‘Magic Coins’ has an unexpected almost drum and bass inspired rhythm track while album closer and title track ‘I Woke Up’ is a 6 minute Doorsian odyssey. The song began life as a response to the biopic ‘Mr. Turner’ and in particular the scene in the film where the painter is tied to a mast in order to experience the full force of a nocturnal storm.
Starting with Berridge’s Glenn Branca inspired intro Lush and Wilkinson then latch on a full-on krautrock groove to build the track through to an epic conclusion complete with thunder, rain and anything else lying round the studio.
Elsewhere Patti Smith’s ‘Dancing Barefoot’ is given a thorough work out plus there are contributions from the rhythm section with Lush writing the music for both ‘I’ll Never Learn’ and ‘Always Now’ while Wilkinson provides a breath of fresh air in proceedings with the instrumental ‘Futurist Shore Leave’.
With ‘I Woke Up’ Bromide have firmly fixed the songwriter onto the band and vice-a-versa. As one recent twitter live review summed up “They rock hard but the tunes come first: like Elvis Costello fronting Dinosaur Jr” Ain’t gonna argue with that.
Tracklisting: 1. Tale to Tell 2. ’ll Never Learn 3. Two Song Slot 4. The Guide 5. Magic Coins 6. Ancient Rome 7. Futurist Shore Leave 8. Postcard From Leipzig 9. Dancing Barefoot 10. Always Now 11. Woke Up
First 'Scratchy Singles Club' release on limited edition pink vinyl for Record Store Day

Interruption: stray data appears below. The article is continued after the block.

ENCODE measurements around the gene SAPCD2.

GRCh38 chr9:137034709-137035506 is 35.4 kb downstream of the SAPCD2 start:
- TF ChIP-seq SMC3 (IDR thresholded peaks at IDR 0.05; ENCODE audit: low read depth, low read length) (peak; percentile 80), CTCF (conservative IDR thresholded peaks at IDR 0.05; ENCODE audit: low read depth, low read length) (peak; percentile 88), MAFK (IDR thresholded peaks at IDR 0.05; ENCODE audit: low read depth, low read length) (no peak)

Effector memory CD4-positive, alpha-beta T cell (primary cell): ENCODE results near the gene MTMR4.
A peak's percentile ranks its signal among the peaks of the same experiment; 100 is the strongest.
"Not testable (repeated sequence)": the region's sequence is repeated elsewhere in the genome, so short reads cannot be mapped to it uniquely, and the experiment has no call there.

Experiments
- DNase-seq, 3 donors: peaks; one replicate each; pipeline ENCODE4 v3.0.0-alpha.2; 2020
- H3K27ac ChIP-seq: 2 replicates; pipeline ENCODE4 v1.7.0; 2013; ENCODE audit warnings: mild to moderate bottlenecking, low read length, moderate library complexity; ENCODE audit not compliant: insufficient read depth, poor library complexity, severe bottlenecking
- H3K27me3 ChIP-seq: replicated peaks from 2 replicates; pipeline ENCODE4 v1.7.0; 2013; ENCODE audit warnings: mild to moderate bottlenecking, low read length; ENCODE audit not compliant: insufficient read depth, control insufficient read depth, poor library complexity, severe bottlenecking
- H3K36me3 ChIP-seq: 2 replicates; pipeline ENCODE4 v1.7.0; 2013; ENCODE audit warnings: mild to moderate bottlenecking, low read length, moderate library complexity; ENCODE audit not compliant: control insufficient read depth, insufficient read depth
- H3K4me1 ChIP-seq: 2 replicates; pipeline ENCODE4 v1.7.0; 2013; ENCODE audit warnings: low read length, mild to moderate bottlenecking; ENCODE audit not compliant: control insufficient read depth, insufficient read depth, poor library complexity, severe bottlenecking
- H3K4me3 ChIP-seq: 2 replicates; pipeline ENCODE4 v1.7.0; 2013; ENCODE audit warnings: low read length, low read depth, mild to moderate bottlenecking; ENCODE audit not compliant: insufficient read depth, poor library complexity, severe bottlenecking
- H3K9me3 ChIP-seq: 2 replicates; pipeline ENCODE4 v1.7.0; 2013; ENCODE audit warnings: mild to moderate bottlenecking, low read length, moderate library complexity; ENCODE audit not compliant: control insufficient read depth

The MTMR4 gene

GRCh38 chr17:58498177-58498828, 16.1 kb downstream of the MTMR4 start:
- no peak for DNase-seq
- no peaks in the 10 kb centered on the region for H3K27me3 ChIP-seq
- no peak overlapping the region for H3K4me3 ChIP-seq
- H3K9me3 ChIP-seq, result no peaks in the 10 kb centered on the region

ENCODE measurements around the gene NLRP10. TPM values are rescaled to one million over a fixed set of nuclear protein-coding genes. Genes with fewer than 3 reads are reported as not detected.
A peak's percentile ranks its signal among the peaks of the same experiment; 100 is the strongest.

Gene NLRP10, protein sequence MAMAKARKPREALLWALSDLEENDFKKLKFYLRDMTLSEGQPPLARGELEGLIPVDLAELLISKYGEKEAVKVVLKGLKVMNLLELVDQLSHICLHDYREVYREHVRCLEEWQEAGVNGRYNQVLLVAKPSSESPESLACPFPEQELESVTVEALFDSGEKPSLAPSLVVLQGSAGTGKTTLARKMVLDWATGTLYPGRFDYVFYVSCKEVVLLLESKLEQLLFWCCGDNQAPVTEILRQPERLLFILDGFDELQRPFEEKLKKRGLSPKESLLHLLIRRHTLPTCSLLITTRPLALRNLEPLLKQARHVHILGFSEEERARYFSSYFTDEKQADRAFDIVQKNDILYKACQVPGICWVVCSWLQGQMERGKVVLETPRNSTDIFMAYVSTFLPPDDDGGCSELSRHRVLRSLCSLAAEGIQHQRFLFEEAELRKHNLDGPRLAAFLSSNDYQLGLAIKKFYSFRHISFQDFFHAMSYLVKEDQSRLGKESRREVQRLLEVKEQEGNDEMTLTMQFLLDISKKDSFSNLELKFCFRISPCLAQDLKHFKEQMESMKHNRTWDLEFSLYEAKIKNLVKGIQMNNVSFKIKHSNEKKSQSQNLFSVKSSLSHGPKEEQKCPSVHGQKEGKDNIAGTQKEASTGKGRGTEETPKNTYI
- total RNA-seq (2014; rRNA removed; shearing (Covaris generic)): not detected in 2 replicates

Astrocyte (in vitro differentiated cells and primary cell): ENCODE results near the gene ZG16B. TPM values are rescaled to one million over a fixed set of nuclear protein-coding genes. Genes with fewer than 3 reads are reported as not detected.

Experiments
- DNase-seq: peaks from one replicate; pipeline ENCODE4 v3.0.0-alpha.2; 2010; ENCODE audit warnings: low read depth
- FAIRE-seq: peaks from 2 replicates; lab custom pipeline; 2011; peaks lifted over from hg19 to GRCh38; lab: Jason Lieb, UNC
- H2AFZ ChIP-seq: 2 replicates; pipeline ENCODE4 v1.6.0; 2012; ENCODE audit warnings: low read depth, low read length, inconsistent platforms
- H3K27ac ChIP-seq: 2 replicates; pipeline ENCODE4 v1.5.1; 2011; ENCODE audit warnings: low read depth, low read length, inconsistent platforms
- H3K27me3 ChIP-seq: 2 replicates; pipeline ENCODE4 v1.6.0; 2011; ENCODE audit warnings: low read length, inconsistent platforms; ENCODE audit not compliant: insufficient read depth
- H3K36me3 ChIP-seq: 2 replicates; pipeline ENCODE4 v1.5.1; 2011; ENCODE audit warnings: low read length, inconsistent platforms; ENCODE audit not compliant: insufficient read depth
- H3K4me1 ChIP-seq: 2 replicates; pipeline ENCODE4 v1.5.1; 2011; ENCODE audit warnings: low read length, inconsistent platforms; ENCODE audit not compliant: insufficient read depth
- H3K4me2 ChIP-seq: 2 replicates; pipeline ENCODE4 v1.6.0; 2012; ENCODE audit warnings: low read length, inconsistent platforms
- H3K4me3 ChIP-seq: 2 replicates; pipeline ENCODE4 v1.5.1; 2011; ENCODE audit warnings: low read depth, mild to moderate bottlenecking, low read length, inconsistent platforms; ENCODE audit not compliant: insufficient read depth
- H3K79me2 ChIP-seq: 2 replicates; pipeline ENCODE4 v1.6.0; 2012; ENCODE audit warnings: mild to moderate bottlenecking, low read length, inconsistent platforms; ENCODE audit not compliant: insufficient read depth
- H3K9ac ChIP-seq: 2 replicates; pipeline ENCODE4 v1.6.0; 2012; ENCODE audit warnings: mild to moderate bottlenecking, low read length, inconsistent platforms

'I like Taylor Swift too and I don't care what you think.. bit of an instant classic'John Kennedy, Radio X
'A chunk of pop-rock with a dash of humour.. Reminds me of Fountains of Wayne" Gary Crowley, BBC London
“A golden voice” - Consequence Of Sound
I Like Taylor Swift is a sub-3-minute powerpop rock’n’roll anthem channelling the licks of Fountains Of Wayne and Weezer which tells of Coach Hop brainchild Charlie Laurence’s ‘fondness’ for the Country Queen Pop Music Maven, Taylor Swift, using a tongue-in-cheek humour that’s more disarming than it is distracting.
On the surface, I LikeTaylor Swift is a lovesong to the titular popstar but upon closer inspection, is an observation on the state of the modern music industry, “In the song I admit I haven’t really listened to much of her music but I’m inundated with images and stories about her” says Charlie. Throughout the song it verges on an admission that it’s not cool to like Taylor Swift but in his trademark style, Charlie doesn’t care what anyone else thinks, as he sings “I like Taylor Swift and I don’t care who knows it, it’s not a guilty pleasure, it’s just a normal pleasure.”
The accompanying video is a ‘state of the art’ animated affair using techniques that are an industry first, produced by Charlie’s brother, and BBC Creative’s Head of Design Lawrence Honderick and Sam Humphries.
The release’s B-side; Everything’s Fine is a subversive and evocative social commentary that expresses Charlie’s acerbic wit and lookon life with the lyric: “They say every cloud has a silver lining but I'm not a believer. I'm not gonna be bitter about it, but I don't have to be happy about it either. Everything's fine, and nothing's gonna be alright.”